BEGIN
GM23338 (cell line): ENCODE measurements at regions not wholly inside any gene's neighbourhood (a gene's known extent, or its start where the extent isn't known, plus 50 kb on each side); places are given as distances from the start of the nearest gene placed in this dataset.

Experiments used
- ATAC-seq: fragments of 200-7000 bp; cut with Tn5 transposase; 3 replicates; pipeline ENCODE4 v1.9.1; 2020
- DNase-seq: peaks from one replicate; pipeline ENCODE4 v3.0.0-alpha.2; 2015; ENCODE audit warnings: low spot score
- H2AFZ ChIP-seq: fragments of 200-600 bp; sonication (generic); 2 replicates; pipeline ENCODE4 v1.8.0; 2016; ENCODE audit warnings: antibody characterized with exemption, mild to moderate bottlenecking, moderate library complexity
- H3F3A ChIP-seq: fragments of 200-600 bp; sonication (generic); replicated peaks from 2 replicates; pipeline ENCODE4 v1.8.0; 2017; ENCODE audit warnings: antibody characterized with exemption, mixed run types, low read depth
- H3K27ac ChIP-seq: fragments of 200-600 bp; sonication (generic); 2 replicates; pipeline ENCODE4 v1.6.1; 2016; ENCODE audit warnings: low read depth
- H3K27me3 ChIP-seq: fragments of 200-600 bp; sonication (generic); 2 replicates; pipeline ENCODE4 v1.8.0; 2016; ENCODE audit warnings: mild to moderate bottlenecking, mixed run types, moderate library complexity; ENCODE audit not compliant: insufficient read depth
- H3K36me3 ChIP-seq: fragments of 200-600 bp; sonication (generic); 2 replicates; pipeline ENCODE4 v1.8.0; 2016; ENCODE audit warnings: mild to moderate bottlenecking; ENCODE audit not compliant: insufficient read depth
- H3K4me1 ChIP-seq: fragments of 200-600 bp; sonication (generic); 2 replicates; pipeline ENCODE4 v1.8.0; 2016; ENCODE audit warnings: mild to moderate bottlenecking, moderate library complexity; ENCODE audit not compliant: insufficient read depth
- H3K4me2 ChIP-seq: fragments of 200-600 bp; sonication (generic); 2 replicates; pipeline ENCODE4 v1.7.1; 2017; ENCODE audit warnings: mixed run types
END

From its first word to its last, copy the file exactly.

GM23338 (cell line): ENCODE measurements at regions not wholly inside any gene's neighbourhood (a gene's known extent, or its start where the extent isn't known, plus 50 kb on each side); places are given as distances from the start of the nearest gene placed in this dataset.

Experiments used
- ATAC-seq: fragments of 200-7000 bp; cut with Tn5 transposase; 3 replicates; pipeline ENCODE4 v1.9.1; 2020
- DNase-seq: peaks from one replicate; pipeline ENCODE4 v3.0.0-alpha.2; 2015; ENCODE audit warnings: low spot score
- H2AFZ ChIP-seq: fragments of 200-600 bp; sonication (generic); 2 replicates; pipeline ENCODE4 v1.8.0; 2016; ENCODE audit warnings: antibody characterized with exemption, mild to moderate bottlenecking, moderate library complexity
- H3F3A ChIP-seq: fragments of 200-600 bp; sonication (generic); replicated peaks from 2 replicates; pipeline ENCODE4 v1.8.0; 2017; ENCODE audit warnings: antibody characterized with exemption, mixed run types, low read depth
- H3K27ac ChIP-seq: fragments of 200-600 bp; sonication (generic); 2 replicates; pipeline ENCODE4 v1.6.1; 2016; ENCODE audit warnings: low read depth
- H3K27me3 ChIP-seq: fragments of 200-600 bp; sonication (generic); 2 replicates; pipeline ENCODE4 v1.8.0; 2016; ENCODE audit warnings: mild to moderate bottlenecking, mixed run types, moderate library complexity; ENCODE audit not compliant: insufficient read depth
- H3K36me3 ChIP-seq: fragments of 200-600 bp; sonication (generic); 2 replicates; pipeline ENCODE4 v1.8.0; 2016; ENCODE audit warnings: mild to moderate bottlenecking; ENCODE audit not compliant: insufficient read depth
- H3K4me1 ChIP-seq: fragments of 200-600 bp; sonication (generic); 2 replicates; pipeline ENCODE4 v1.8.0; 2016; ENCODE audit warnings: mild to moderate bottlenecking, moderate library complexity; ENCODE audit not compliant: insufficient read depth
- H3K4me2 ChIP-seq: fragments of 200-600 bp; sonication (generic); 2 replicates; pipeline ENCODE4 v1.7.1; 2017; ENCODE audit warnings: mixed run types